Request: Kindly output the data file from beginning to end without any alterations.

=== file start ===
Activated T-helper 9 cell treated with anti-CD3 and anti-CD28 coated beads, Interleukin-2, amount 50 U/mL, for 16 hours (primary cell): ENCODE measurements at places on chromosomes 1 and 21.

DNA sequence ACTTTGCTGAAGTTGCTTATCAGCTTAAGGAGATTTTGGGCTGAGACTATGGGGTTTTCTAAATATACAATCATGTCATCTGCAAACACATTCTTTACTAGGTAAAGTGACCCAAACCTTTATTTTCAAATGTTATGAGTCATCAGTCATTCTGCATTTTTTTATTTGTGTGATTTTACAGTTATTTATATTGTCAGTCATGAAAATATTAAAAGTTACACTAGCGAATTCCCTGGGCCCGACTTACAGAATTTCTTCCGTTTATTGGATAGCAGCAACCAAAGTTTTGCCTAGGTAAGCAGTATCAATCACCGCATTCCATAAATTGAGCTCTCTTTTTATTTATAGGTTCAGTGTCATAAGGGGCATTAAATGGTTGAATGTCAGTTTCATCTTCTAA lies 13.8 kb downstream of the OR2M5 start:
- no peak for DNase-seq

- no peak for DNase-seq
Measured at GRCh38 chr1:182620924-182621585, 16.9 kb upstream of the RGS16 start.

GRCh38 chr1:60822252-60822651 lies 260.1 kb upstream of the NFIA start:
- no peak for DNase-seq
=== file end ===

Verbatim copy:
Activated T-helper 9 cell treated with anti-CD3 and anti-CD28 coated beads, Interleukin-2, amount 50 U/mL, for 16 hours (primary cell): ENCODE measurements at places on chromosomes 1 and 21.

DNA sequence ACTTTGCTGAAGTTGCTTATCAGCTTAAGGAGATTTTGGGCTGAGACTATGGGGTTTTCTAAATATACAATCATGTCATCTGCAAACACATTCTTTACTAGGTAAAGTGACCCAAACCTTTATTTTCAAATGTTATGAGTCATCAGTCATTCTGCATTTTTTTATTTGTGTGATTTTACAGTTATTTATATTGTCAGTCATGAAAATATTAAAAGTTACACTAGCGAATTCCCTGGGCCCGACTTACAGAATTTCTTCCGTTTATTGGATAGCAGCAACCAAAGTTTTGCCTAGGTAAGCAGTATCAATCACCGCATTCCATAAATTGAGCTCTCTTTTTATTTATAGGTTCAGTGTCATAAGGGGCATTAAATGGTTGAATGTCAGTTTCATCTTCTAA lies 13.8 kb downstream of the OR2M5 start:
- no peak for DNase-seq

- no peak for DNase-seq
Measured at GRCh38 chr1:182620924-182621585, 16.9 kb upstream of the RGS16 start.

GRCh38 chr1:60822252-60822651 lies 260.1 kb upstream of the NFIA start:
- no peak for DNase-seq